Usually, to catch up with something, you have to do a very long matching trajectory as Rosetta is doing, but with Mars there with the comet, could you do a slingshot so as to have a probe ride with that comet--or at least do a flyby?
Under most circumstances, no. Comets on highly eliptical orbits have relatively high orbital velocities as they spiral inwards; boosting outwards to Mars puts you in a LOWER velocity with respect to the sun and takes much longer to do. IOW, it's a bit like jumping on a skateboard and trying to coast uphill to make a jump.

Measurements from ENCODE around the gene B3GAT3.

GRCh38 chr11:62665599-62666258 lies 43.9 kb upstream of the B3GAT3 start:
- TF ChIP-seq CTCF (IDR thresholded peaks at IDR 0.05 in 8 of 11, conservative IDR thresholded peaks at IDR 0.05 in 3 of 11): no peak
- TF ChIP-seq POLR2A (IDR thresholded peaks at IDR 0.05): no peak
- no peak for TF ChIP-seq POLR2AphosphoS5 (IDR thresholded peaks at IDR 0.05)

If you want to intercept something moving that fast, the better target is Venus, whose gravity is three times higher than Mars and is also lower in the sun's gravity well where potential energies are higher.